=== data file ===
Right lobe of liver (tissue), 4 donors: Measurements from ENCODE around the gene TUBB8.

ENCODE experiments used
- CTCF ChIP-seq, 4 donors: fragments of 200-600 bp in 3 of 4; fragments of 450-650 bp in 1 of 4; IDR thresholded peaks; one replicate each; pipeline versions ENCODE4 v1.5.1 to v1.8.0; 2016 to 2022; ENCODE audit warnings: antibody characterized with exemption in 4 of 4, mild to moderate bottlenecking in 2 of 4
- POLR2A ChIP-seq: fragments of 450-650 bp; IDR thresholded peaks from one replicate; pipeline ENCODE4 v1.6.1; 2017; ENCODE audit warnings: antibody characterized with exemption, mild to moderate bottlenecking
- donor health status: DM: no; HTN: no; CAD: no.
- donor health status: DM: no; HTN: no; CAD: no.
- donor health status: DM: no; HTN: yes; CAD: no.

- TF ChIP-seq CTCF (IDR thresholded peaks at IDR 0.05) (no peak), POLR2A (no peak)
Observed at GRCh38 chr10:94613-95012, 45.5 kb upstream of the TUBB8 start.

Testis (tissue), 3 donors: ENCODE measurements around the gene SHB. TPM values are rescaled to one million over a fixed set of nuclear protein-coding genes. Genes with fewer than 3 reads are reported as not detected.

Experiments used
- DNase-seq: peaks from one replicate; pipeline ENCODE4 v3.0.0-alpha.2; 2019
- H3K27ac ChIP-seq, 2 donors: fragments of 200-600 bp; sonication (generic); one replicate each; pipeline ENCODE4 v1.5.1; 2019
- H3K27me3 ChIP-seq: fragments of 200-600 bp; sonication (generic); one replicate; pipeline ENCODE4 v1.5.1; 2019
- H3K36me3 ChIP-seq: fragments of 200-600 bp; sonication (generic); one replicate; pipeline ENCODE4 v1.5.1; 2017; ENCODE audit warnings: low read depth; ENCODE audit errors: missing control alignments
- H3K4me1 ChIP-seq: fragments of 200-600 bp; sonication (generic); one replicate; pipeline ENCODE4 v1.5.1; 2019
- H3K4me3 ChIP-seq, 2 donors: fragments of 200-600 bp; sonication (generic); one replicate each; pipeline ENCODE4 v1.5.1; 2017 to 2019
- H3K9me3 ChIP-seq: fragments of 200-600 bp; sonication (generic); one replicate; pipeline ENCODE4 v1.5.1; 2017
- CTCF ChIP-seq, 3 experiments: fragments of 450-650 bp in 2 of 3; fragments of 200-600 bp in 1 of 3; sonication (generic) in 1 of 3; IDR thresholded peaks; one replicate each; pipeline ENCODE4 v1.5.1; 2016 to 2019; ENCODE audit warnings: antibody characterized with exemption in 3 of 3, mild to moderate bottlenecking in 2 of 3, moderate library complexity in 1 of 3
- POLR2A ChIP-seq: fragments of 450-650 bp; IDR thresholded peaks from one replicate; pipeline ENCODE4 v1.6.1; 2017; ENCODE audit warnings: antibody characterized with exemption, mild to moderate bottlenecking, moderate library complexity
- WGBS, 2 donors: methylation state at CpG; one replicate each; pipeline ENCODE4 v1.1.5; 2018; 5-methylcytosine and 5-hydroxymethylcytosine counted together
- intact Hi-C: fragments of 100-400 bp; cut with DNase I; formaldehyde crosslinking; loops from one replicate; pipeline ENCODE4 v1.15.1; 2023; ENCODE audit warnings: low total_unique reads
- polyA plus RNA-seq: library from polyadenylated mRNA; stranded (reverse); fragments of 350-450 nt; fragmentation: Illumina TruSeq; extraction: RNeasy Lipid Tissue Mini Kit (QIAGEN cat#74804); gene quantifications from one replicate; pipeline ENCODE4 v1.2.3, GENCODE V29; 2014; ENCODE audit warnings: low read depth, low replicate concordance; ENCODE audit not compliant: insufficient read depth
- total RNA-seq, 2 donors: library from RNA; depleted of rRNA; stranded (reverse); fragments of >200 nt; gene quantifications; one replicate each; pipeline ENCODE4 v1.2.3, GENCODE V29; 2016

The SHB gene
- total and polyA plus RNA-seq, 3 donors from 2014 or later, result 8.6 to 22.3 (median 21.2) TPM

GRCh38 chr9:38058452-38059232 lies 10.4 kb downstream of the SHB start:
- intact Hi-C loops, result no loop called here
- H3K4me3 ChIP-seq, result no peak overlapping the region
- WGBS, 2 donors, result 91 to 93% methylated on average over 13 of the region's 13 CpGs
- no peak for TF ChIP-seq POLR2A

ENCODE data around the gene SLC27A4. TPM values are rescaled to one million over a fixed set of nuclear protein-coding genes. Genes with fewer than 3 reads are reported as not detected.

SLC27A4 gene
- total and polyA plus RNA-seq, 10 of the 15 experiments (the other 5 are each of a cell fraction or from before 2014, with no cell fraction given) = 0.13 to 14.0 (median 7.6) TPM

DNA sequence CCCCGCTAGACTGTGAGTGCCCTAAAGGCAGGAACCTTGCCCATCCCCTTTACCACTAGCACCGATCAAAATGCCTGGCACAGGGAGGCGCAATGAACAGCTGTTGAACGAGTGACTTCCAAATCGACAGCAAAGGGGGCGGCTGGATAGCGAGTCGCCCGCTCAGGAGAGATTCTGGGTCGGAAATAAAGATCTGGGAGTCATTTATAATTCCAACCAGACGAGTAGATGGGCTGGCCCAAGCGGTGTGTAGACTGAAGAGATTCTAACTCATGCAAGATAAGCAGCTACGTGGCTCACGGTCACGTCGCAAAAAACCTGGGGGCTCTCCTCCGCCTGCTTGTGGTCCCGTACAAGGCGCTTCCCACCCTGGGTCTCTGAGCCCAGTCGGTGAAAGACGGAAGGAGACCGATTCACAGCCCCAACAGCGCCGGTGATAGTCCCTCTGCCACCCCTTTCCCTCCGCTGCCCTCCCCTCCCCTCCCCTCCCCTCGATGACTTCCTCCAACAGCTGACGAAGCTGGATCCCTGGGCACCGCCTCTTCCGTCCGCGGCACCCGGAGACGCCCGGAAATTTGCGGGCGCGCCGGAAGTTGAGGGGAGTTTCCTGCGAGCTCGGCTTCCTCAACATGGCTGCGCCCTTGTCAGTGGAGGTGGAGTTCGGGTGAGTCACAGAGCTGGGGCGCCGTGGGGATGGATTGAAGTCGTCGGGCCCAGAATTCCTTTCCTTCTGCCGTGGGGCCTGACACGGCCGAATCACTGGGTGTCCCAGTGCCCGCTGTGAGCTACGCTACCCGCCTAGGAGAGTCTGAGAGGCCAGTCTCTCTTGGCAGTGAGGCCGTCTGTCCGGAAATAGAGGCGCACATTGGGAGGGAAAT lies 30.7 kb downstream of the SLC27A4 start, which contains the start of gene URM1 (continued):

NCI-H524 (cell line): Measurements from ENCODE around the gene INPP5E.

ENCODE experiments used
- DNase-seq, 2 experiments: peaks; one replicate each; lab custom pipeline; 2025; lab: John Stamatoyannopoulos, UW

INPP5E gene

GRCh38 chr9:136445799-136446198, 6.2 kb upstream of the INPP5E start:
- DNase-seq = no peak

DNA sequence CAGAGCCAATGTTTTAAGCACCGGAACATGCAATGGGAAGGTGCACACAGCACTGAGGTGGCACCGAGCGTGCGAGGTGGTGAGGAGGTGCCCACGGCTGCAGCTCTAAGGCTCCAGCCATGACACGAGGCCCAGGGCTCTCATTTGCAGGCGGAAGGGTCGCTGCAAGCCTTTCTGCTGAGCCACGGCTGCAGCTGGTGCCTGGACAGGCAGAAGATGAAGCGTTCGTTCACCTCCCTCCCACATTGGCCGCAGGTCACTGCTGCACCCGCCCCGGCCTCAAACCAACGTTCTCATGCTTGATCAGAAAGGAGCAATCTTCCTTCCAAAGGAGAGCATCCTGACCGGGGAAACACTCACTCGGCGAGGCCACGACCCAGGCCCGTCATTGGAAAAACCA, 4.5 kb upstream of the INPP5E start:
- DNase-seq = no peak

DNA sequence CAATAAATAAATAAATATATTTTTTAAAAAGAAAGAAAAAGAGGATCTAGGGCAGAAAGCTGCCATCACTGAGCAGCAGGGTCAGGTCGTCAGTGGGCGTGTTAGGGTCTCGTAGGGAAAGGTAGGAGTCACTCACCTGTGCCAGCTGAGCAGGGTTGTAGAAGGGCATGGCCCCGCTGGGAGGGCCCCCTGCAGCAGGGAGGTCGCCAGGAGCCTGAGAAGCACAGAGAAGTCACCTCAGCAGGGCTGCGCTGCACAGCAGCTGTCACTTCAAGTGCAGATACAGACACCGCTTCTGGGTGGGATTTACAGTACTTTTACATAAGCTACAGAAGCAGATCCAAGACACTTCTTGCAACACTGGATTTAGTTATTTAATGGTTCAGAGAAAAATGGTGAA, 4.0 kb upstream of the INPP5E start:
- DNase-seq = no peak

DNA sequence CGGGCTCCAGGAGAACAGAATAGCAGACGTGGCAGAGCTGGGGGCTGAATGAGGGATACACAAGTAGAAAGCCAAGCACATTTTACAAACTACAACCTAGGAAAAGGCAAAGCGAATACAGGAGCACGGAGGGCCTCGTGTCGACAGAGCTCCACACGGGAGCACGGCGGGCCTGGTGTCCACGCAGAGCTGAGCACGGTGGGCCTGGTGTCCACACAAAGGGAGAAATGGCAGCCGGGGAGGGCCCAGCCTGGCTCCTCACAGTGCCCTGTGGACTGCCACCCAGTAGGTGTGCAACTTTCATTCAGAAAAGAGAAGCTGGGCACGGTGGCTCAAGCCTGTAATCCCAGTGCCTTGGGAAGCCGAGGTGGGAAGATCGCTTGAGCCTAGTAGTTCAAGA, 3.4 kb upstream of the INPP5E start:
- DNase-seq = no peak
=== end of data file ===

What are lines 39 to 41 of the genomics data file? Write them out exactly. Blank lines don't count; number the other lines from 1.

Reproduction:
INPP5E gene

GRCh38 chr9:136445799-136446198, 6.2 kb upstream of the INPP5E start:
- DNase-seq = no peak